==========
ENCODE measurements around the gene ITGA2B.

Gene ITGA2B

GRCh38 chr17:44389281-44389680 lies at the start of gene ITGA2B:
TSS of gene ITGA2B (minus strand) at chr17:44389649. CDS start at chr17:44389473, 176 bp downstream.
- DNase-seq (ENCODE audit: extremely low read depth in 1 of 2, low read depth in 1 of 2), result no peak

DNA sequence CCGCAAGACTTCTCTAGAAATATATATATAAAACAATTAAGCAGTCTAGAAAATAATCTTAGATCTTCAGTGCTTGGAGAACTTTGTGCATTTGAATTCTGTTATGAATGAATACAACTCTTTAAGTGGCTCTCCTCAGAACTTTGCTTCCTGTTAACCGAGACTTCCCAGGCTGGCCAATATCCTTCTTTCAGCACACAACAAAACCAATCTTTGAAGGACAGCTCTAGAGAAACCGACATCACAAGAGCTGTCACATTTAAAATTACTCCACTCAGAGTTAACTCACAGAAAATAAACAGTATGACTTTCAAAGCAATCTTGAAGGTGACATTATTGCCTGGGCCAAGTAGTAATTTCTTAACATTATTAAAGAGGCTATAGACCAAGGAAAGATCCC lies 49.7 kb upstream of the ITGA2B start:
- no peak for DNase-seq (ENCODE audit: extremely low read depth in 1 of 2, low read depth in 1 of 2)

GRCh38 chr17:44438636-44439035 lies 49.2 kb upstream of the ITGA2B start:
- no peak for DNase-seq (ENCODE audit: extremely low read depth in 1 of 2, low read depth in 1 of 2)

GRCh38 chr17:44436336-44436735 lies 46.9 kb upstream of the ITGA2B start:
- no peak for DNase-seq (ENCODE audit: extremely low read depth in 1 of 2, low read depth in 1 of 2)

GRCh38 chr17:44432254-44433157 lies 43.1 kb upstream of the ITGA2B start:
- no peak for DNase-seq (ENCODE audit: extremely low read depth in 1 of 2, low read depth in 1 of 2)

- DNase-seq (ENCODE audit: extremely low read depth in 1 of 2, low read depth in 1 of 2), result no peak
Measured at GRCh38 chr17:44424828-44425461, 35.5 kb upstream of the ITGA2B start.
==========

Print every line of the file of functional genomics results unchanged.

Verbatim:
ENCODE measurements around the gene ITGA2B.

Gene ITGA2B

GRCh38 chr17:44389281-44389680 lies at the start of gene ITGA2B:
TSS of gene ITGA2B (minus strand) at chr17:44389649. CDS start at chr17:44389473, 176 bp downstream.
- DNase-seq (ENCODE audit: extremely low read depth in 1 of 2, low read depth in 1 of 2), result no peak

DNA sequence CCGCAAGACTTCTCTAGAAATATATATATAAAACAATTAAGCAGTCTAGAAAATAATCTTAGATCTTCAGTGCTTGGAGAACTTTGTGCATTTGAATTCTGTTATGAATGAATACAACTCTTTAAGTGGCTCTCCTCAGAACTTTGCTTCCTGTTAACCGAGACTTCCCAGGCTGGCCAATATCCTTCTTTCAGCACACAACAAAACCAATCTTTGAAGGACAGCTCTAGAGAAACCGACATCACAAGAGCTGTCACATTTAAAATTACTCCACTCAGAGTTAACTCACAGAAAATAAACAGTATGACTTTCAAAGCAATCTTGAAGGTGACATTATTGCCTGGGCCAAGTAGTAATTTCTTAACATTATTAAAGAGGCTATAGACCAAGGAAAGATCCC lies 49.7 kb upstream of the ITGA2B start:
- no peak for DNase-seq (ENCODE audit: extremely low read depth in 1 of 2, low read depth in 1 of 2)

GRCh38 chr17:44438636-44439035 lies 49.2 kb upstream of the ITGA2B start:
- no peak for DNase-seq (ENCODE audit: extremely low read depth in 1 of 2, low read depth in 1 of 2)

GRCh38 chr17:44436336-44436735 lies 46.9 kb upstream of the ITGA2B start:
- no peak for DNase-seq (ENCODE audit: extremely low read depth in 1 of 2, low read depth in 1 of 2)

GRCh38 chr17:44432254-44433157 lies 43.1 kb upstream of the ITGA2B start:
- no peak for DNase-seq (ENCODE audit: extremely low read depth in 1 of 2, low read depth in 1 of 2)

- DNase-seq (ENCODE audit: extremely low read depth in 1 of 2, low read depth in 1 of 2), result no peak
Measured at GRCh38 chr17:44424828-44425461, 35.5 kb upstream of the ITGA2B start.